How did you get there? Ray Poynter

Great to hear from Ray Poynter who has been in the research industry since the 1970s and whose mantra is to have fun, try to help people, learn new things, and perhaps earn some money along the way.

So, how did you get into the industry, and take us through how you got to this point?

I graduated with a degree in computer science in 1978 and my first job was writing statistical software and our main client was a market research consultant. Within a year I had set up my own software and data processing consultancy, fully focused on research. From then till now I have simply followed the new stuff.

Career paths are rarely without challenges. Can you share an honest moment from your career when things didn’t go quite according to plan, but the lessons remain with you to this day?

I was running an agency in the early 90s with a turnover of £3million, but £1million was from one client. That client cancelled all future projects due to changes that were happening in the USA – this meant making about 50% of the staff redundant – something I had never expected to need to do. Employing people never felt the same afterwards.

What two things should junior researchers focus on as they progress in their careers?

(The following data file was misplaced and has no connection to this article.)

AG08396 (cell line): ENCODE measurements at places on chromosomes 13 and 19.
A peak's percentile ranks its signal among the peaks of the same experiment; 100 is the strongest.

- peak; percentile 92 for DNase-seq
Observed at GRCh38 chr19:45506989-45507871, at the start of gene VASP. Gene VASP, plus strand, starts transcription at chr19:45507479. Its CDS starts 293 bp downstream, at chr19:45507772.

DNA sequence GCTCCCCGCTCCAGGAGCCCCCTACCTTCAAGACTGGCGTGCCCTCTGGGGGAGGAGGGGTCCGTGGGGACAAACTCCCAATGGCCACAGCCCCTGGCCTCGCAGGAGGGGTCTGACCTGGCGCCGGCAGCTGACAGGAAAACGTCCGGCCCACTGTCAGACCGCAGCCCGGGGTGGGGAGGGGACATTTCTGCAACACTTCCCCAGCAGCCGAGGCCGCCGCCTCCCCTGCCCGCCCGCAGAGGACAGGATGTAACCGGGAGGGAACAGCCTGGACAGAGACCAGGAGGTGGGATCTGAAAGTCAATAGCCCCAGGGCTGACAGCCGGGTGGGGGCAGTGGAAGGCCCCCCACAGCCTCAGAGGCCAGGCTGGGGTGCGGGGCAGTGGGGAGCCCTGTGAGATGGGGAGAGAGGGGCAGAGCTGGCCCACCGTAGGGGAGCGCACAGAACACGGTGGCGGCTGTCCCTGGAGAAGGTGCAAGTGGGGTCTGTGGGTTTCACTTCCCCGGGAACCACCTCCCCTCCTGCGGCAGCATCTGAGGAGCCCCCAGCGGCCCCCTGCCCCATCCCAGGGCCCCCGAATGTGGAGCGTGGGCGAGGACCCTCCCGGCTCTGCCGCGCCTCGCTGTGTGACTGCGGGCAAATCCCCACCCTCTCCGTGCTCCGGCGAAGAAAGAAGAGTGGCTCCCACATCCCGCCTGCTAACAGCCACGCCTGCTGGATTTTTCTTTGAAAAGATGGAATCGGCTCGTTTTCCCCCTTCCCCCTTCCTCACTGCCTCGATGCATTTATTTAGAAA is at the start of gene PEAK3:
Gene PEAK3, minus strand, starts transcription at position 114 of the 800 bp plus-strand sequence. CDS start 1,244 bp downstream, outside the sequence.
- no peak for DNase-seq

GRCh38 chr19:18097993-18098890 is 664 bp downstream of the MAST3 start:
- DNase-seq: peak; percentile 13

Making sure that their managers/bosses know what sort of work they like and making sure they volunteer to do that sort of work when it is available. Ask questions, in most meetings people say ‘Are there any questions and nobody speaks, you will help yourself and others by asking questions.

Fellowship of the MRS

How do we ensure that students and those leaving school aspire to join our sector?

We need to develop our younger people faster, that will attract other young people. Too often we make people do things like a dummy research project and presentation as part of the recruitment – and then we don’t let them present to clients for years.

Do you have any advice for our sector?

Focus on helping organizations make better decisions – don’t be too precious about whether something is or isn’t market research.

And do you have anyone who has helped your career so far that you’d like to acknowledge and say thanks or give a shout out to?

People who have helped me develop over the years include Alan Frost, Wendy Gordon, Colleen Ryan and Peter Harris.